The first round of the FIDE Grand Prix in London started at 2pm local time with the first move played by the FIDE President Kirsan Ilyumzhinov.
Most of the games started smoothly and the Chinese player Wang Hao was playing very quickly the first 20 moves, with still 1h56m on his clock. His opponent was British number one Michael Adams who replaced GM Peter Svidler at the last minute. Adams took his time to fully equalize after exchanging the Queens. Adams was pushing the whole game, got a pawn up in a rook endgame but it was not enough to win. Draw.
The Cuban player Dominguez faced the solid Petroff defence of the young Dutch star Anish Giri. White got a slightly more comfortable position after the opening. Anish played very accurately in the middlegame and fully equalized. The Dutch player had 3 pawns on the “c” line but got a pawn up during the middlegame. Not enough to win the rook endgame however – draw.
Rustam Kasimdzhanov declined to go into the main line of the Berlin defence played by Peter Leko. 16…Qf6! was a very accurate move from the Hungarian player which eventually equalized the position. Players went into a Bishop versus Knight endgame, which ended in a draw in 34 moves.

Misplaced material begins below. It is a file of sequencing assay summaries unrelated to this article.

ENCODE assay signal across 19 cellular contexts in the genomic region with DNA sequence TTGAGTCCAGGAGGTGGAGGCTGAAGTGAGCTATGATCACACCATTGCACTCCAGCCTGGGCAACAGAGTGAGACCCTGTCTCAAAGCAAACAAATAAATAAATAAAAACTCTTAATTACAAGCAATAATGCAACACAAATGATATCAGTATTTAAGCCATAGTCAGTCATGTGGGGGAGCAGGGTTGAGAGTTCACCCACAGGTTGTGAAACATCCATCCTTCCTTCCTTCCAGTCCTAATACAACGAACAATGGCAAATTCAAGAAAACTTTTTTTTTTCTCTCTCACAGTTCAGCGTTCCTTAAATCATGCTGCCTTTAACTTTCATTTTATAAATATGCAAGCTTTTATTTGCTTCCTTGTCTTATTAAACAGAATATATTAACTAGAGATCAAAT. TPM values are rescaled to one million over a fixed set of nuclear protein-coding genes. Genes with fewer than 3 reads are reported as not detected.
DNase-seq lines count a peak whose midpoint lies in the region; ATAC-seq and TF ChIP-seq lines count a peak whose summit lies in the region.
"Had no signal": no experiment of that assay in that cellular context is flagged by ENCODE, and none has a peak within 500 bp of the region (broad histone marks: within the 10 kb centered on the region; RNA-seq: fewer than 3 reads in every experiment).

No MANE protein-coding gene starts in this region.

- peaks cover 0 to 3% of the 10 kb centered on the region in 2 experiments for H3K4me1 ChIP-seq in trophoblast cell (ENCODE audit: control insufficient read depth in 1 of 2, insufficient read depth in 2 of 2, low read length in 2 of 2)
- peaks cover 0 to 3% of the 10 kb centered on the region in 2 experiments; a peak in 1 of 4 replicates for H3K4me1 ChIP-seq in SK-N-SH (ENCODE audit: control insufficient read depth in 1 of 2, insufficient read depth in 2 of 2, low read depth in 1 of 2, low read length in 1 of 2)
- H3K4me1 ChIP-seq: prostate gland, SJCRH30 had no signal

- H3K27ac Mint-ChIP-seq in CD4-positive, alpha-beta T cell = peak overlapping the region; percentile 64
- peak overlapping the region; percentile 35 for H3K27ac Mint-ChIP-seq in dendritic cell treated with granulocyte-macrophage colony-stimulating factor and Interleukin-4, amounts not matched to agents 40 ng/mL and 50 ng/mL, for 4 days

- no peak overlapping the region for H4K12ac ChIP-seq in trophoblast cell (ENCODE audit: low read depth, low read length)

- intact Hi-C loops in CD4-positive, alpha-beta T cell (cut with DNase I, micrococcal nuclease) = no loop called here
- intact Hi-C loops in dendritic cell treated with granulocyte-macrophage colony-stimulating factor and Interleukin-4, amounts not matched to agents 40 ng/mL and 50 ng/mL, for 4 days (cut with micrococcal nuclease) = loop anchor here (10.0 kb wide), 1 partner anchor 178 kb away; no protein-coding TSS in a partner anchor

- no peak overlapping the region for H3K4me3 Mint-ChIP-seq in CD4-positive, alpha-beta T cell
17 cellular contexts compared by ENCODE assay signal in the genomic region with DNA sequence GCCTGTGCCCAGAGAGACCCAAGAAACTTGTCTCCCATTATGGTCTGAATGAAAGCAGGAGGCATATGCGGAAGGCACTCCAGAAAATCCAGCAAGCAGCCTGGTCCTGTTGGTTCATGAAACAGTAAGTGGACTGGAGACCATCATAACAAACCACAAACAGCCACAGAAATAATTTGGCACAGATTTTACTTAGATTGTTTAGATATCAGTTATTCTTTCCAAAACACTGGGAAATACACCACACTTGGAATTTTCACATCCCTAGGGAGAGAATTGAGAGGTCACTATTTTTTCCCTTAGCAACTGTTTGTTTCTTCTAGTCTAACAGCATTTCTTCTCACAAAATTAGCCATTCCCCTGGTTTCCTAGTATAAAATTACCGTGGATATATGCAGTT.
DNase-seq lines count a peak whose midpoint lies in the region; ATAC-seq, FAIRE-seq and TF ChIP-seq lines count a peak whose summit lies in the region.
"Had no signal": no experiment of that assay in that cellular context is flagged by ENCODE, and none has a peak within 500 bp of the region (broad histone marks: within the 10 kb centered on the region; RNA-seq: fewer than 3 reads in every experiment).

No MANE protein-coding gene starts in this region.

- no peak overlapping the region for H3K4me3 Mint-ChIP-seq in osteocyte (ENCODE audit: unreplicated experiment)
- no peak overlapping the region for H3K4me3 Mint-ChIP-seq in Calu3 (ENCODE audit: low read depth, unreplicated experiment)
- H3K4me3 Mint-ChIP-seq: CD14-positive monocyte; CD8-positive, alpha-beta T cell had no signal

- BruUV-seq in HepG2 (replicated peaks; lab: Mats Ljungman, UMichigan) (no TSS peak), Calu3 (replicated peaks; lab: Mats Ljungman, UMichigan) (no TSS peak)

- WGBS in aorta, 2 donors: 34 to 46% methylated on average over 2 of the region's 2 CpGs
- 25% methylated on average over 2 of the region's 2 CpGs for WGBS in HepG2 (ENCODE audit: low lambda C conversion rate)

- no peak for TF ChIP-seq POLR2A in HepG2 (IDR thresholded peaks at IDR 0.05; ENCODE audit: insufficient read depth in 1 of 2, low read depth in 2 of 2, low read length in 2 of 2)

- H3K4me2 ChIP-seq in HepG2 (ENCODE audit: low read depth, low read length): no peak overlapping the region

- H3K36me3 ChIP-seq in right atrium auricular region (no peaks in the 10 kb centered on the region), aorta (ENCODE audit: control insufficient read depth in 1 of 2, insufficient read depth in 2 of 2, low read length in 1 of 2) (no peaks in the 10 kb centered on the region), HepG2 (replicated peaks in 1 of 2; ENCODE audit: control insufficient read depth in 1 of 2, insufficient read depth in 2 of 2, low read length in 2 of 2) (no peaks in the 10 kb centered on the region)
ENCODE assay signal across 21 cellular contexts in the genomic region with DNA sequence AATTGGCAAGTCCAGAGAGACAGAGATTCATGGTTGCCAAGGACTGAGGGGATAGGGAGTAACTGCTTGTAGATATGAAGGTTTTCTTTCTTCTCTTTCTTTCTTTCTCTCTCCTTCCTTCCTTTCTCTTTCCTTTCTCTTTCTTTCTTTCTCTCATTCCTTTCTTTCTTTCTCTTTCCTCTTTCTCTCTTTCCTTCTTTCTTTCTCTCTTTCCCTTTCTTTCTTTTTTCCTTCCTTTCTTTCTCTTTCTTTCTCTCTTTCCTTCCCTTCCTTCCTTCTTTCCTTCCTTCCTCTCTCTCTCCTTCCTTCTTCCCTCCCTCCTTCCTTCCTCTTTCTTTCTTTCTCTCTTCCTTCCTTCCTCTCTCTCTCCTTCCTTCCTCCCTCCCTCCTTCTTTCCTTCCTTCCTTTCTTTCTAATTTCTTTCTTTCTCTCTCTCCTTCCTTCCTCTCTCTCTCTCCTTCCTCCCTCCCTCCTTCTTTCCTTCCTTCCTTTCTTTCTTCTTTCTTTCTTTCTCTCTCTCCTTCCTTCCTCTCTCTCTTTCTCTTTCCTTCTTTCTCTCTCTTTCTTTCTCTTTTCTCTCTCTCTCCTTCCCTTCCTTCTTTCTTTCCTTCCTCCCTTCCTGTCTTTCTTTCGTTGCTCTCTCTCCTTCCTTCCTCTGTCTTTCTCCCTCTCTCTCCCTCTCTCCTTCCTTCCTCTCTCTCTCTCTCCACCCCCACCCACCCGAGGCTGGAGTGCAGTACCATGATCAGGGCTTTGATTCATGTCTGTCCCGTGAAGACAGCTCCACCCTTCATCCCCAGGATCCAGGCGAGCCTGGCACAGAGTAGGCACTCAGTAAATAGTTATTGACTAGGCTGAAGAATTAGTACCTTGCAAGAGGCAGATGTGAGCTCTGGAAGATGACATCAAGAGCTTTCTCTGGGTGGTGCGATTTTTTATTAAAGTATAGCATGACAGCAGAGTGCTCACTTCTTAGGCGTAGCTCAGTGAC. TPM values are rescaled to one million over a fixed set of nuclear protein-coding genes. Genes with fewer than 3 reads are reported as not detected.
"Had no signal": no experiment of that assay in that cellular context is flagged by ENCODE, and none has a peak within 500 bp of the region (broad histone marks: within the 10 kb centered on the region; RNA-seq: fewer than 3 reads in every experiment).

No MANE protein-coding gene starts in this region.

Ivanchuk has chosen today the Nimzo-Indian, which apparently didn’t surprise Mamedyarov who picked up a rare line based on 9.Bg5. The Azeri player had some difficulties to castle and was able to do it only after 22 moves. Black got a very slightly better position in the Rook+knight endgame. In time trouble, Vasily managed to win a pawn and arrived in a Knight+3 pawns against Knight+2 pawns endgame. However despite several attempts black could get no more than a draw.
For the first game of this event, Boris Gelfand, the former challenger for the World championship match, decided to surprise his opponent by playing a Sicilian Sveshnikov. The American player went for a sideline with 9.a4. Gelfand slowly took the advantage, blocking the queen-side on dark squares. Boris played his 40th move with only 7 seconds on the clock, maintaining the positional pressure. Black slowly squeezed until finally white collapsed definitively.
The English opening played by the Bulgarian player Veselin Topalov was an interesting choice to avoid the main weapon of Alexander Grischuk – the King’s Indian. Pieces were exchanged quickly and white got a slight edge. The game became sharp while the players run short of time and Grischuk was forced to sacrifice a piece for 4 pawns. Position of the Russian player was very solid, and both players agreed for a draw after 43 moves.
Report by Grandmaster Robert Fontaine
Round 2 pairings:
GM Leko Peter 2737 – GM Ivanchuk Vassily 2769
GM Adams Michael 2722 – GM Mamedyarov Shakhriyar 2729
GM Giri Anish 2730 – GM Wang Hao 2742
GM Grischuk Alexander 2754 – GM Dominguez Perez Leinier 2725
GM Gelfand Boris 2738 – GM Topalov Veselin 2752
GM Kasimdzhanov Rustam 2684 – GM Nakamura Hikaru 2783